TPS is given to immigrants from specific countries experiencing natural disasters, wars, gang and domestic violence or other humanitarian crises, and grants work authorization until people are able to return home. For El Salvador, the protections have been renewed every 18 months since 2001, but are set to expire again in March 2018.
Regardless, Jorge’s protected status doesn’t do anything to help Araceli with her immigration case. In the midst of establishing their life together in Denver, Araceli was repeatedly called back to immigration court and the couple spent thousands in legal fees. Araceli says she never missed a check-in with ICE or a court date and filled in all the paperwork the lawyer asked her to. But, she says, the lawyer never prepared her for her court appearance and she was caught off guard by the in-depth questions the other lawyers and judge asked her. “For me, speaking about my life in El Salvador is very difficult because whenever I speak about it, it is like reliving it.”
In 2013, when she was pregnant with her first son, her petition for asylum was denied.
She appealed the decision but lost. She then appealed to the district court but lost that as well, and was given final orders for deportation. But fearing for her life, she didn’t comply. She missed a scheduled check-in with ICE in January 2016, having discovered she was newly pregnant with her third son. When immigration came to her house in July of that year, she was eight months pregnant and so was granted a one-year stay of deportation, which expired last month. Although she applied for another stay, she was denied. So when it came time for another ICE check-in on Aug. 9, Araceli instead claimed sanctuary.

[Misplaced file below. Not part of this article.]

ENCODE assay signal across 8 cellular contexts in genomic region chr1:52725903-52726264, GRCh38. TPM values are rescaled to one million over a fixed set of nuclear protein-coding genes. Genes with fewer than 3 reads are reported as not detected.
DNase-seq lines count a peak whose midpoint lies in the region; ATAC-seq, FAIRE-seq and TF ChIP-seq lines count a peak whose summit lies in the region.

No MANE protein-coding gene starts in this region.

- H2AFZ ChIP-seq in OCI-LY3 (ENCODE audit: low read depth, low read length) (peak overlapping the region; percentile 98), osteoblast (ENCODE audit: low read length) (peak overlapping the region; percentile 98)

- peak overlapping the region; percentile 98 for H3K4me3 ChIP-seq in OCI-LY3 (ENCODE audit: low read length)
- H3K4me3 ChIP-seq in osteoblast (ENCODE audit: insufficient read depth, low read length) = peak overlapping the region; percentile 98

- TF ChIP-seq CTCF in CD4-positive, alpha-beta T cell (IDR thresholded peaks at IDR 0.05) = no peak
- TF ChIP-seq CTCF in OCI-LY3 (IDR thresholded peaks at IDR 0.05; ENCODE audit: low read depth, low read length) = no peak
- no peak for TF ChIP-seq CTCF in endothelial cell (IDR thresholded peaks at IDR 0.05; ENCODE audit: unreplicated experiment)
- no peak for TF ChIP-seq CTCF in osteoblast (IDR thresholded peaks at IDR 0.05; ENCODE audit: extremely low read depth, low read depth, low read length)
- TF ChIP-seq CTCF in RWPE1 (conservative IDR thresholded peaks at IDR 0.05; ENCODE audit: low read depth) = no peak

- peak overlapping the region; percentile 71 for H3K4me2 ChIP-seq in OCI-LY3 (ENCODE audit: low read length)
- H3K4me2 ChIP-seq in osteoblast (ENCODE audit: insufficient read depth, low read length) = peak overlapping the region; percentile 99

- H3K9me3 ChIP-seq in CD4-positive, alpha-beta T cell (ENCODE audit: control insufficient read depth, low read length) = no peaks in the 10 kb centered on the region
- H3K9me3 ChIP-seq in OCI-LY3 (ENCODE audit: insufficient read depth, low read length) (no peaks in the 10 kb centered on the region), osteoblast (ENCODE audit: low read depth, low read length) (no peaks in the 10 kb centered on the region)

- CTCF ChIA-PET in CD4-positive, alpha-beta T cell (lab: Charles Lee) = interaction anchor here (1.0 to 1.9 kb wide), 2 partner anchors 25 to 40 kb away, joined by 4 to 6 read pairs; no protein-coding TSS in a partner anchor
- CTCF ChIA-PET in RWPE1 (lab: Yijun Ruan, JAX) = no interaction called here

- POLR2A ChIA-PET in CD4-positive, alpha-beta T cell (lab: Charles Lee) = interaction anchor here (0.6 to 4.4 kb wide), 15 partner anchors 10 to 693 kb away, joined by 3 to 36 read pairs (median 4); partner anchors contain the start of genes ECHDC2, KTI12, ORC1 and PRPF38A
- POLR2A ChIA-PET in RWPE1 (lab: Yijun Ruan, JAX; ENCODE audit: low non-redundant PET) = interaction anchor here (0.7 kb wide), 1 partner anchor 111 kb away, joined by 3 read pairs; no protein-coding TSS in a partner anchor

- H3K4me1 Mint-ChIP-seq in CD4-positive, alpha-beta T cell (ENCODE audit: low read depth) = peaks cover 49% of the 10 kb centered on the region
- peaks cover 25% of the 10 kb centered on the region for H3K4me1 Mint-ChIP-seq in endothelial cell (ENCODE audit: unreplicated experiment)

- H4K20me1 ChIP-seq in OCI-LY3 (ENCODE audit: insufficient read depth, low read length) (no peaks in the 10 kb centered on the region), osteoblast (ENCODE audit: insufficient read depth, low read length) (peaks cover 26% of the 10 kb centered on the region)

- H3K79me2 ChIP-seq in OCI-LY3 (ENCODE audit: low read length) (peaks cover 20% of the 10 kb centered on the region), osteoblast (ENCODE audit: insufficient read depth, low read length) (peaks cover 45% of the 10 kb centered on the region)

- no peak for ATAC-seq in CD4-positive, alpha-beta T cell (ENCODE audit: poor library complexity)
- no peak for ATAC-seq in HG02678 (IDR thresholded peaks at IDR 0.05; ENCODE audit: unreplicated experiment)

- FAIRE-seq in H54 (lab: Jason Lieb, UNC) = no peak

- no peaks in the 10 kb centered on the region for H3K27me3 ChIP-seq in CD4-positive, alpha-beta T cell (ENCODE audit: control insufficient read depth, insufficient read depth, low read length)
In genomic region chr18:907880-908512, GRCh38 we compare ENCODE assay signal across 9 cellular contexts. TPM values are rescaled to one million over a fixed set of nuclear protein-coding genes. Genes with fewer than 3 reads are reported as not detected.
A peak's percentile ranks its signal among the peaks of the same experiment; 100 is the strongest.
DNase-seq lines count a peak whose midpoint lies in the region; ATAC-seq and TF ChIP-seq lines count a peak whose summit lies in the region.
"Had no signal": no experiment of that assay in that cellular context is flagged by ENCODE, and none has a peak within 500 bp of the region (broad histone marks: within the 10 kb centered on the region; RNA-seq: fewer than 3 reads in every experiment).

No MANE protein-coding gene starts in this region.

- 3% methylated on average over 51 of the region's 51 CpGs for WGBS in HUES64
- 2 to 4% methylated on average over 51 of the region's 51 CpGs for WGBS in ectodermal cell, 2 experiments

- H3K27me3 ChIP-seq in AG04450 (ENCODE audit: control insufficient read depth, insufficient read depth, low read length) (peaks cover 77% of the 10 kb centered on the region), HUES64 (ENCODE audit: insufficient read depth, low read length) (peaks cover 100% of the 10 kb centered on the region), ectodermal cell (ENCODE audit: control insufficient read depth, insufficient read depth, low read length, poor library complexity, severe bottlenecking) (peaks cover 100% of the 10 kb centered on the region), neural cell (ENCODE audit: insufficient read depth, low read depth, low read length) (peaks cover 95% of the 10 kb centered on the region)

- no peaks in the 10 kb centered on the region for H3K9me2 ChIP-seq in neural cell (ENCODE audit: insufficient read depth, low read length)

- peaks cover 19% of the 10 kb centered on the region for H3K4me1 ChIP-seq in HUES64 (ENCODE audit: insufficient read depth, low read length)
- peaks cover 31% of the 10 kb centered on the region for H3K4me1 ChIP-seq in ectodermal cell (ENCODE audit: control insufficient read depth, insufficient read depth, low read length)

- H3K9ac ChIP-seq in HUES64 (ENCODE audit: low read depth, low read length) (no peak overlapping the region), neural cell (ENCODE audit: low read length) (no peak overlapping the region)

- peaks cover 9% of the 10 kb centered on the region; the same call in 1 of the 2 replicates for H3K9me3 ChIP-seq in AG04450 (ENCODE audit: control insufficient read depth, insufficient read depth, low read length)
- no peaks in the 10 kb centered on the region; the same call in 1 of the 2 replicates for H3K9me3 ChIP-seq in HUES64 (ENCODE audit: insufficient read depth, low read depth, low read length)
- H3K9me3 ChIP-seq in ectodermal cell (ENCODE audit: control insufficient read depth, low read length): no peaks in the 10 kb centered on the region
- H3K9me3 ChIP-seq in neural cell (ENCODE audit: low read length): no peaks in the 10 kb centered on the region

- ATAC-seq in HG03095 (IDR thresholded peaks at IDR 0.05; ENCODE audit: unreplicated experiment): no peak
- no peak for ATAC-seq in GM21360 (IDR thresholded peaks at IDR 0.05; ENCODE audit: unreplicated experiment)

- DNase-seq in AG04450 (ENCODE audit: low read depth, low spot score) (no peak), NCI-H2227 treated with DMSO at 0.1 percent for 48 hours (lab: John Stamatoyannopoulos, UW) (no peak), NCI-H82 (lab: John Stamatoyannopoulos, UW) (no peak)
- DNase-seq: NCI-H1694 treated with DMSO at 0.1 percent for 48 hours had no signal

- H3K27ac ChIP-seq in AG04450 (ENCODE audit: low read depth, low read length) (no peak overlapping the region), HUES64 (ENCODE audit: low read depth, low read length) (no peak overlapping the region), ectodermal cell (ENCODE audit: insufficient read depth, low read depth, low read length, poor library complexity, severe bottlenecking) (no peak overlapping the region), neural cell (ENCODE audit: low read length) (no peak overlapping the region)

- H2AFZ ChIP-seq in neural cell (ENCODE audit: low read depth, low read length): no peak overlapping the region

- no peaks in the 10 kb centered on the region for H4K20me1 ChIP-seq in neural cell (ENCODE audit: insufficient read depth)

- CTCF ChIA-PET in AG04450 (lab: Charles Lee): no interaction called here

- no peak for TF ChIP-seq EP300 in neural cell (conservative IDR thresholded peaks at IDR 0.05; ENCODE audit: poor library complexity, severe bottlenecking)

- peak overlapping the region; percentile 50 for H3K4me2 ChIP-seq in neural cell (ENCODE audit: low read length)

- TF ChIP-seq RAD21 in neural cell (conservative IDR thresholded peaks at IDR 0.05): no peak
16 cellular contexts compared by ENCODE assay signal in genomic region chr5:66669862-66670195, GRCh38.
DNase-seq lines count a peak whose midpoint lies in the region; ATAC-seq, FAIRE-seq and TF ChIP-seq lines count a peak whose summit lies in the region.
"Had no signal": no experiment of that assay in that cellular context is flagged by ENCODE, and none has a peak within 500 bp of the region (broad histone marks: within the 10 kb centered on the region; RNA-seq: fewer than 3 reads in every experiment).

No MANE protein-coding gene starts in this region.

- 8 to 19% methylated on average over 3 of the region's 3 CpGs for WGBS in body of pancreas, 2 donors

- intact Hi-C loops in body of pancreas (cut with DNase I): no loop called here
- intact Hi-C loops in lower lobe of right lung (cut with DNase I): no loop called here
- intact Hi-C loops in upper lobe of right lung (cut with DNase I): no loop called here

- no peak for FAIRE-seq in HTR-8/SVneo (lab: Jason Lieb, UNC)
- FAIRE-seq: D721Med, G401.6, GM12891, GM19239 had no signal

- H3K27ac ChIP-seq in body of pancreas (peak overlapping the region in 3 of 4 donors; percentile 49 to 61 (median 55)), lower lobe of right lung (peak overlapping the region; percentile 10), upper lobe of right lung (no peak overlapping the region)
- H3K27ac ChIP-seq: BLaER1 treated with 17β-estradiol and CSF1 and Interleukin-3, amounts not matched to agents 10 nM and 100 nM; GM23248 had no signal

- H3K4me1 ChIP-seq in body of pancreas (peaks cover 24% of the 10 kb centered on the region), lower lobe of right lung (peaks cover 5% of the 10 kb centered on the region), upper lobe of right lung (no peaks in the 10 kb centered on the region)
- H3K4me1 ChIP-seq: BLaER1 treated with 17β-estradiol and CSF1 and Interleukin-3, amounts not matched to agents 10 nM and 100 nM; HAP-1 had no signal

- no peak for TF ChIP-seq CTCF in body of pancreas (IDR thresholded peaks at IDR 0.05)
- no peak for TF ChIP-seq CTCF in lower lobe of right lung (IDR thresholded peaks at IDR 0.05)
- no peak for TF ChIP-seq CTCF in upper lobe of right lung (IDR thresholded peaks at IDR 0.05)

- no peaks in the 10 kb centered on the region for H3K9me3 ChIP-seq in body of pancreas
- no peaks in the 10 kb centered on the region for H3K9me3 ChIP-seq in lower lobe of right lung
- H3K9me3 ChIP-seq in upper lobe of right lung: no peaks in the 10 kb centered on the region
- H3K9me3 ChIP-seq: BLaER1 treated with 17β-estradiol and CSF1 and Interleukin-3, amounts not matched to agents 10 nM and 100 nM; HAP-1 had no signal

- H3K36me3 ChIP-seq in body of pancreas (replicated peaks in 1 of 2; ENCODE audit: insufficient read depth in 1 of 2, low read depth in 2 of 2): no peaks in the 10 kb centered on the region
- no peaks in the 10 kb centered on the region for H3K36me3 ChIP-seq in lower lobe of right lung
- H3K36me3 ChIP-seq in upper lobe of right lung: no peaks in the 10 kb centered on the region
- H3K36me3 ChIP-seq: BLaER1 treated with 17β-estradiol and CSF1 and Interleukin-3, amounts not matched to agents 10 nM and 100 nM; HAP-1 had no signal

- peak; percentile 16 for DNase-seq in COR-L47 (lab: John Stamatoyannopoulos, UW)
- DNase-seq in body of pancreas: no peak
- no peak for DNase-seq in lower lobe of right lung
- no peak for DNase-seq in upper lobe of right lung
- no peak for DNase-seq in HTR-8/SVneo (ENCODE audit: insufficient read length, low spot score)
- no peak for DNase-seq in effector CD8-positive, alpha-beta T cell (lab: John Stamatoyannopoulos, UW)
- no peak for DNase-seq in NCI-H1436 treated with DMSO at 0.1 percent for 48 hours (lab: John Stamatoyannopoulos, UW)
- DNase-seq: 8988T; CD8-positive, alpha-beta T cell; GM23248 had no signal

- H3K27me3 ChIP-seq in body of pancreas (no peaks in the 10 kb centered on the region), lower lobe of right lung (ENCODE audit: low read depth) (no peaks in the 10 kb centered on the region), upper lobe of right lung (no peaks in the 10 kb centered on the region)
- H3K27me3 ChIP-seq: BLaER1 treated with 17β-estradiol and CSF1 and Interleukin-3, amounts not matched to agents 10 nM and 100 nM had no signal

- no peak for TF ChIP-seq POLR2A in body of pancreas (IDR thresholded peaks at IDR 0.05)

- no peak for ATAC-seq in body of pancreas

Araceli is now living at Park Hill United Methodist and Temple Micah. The two congregations share a facility in East Denver. It is the newest sanctuary space in a growing coalition of faith communities committed to providing shelter for immigrants resisting deportation in the greater metro area, which includes Boulder County. Coordinated by the Quaker nonprofit American Friends Service Committee (AFSC), there are now 11 congregations comprising the Denver Metro Sanctuary Coalition. Previous hosts First Unitarian Society of Denver and Mountain Views Friends Meeting, which have both hosted immigrants this year, are undergoing construction and permits don’t allow residents, even those seeking sanctuary.
“More folks that have been here a long time are considering sanctuary as a serious option, and we don’t have enough congregations to host people who are interested,” says Jennifer Piper, interfaith coordinator for AFSC. At the same time, the statewide sanctuary movement is growing as faith communities in Colorado Springs officially formed a similar coalition in June and a group in Fort Collins is in the process of doing the same, Piper says. And Rosa Sabido, a Mexican national, has been living in the United Methodist Church in Mancos, outside of Durango, since the beginning of June.